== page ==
Over at “The adopted ones” blog, this question, slightly edited for length, was posted. I started to respond in the comments and realized I was way too wordy to do it there. Go read the original post and comments.
What does an adoptee owe to adoption? By adoption, I mean the institution of adoption, how the public views adoption as a cultural practice, or custom if you will.
What do I, an adult adoptee, OWE to adoption?
Nothing. A legacy of misunderstanding, heartbreak, and confusion for me, my adoptive parents, and my first parents, as well as our current relationships, good and bad, come out of this “life choice” they all made for me. I owe my parents — ALL of them — the respect they have earned by their places in my life. I owe adoption NOTHING. Adoption did not “save” me. Adoption took me from one family and placed me in another. I had a different life than nature intended. That’s as much sunshine and rainbow as I can put on it.
Must we be the ambassadors for adoption and allow our stories, pictures to be broadcast to the public? Are we fair game to be used to promote adoption? Is how we act, feel, always to be scrutinized in how it may be regarded or impact adoption?
Nope. Nope. And Nope. The things that were “wrong” with my adoption fall on the institution more than any of my parents. The misinformation they were all given about how adoption would affect me comes from this culture of denial that adoption is trauma.
The way I see it, as an adoptee, as one of the minority of people who has lived through this institutionalized and denied trauma, I owe it to adoption to speak my truth. If I can say what living adopted has felt like, how adoption has affected me, maybe there is a chance for change. Maybe other adoptees won’t live with the same level of trauma if we can learn to acknowledge there IS trauma.
I know that there are some children who will need families. I don’t want them in the same system that took me in. I want potential adoptive parents to know that we are not blank slates. That genetics matter and everyone gets to acknowledge this except adoptees. That we will be sad about the family we lost — yes, even if that family is made up of criminals and drug addicts and child abusers. That we will worry about being “bad” if you think our original families are/were “bad.” That we wonder how we fit in, how we could be given away, and since we were, why won’t everyone do that to us?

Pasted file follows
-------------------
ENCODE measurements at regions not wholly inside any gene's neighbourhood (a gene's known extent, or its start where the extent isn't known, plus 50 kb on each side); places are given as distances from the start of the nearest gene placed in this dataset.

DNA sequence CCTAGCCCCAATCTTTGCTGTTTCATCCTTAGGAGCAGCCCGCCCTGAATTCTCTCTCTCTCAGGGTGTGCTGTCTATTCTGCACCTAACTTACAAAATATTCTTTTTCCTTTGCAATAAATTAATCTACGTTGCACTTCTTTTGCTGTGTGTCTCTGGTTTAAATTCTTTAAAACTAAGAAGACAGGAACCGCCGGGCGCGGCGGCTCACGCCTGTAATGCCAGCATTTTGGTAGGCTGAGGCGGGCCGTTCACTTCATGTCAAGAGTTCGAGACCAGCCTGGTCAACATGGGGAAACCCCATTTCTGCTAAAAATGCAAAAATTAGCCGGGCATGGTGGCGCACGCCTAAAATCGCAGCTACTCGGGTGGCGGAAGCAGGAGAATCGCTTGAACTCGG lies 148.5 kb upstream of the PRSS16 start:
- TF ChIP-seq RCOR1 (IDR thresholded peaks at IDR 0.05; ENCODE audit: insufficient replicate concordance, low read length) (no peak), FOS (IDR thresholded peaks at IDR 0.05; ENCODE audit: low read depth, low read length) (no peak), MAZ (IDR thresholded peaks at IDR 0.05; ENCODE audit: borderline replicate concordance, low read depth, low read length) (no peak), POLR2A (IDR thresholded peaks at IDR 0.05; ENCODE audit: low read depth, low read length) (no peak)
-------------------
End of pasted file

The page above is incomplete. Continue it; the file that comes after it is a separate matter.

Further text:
I want potential adoptive parents to know that their losses should be dealt with before adoption is on the table. We know that adoption is a backup plan, most of the time, and you can either show us that you were adaptive or that you’re in denial.
Other adoptees who found their voices helped me to find mine. I am forever indebted to them, as their courage in speaking out against the dominant narrative of the unmitigated “good” of adoption helped me. I discovered that I was not alone, that I was not crazy or insane or in danger of losing my mind. I wasn’t bad or evil for wanting to know my whole true story. I wasn’t wrong to want to know my first parents. My wanting to know was normal and natural and I did not owe it to my adoptive parents to deny this part of myself.
We owe the world our truth. I’m sorry it’s not what you want to hear sometimes.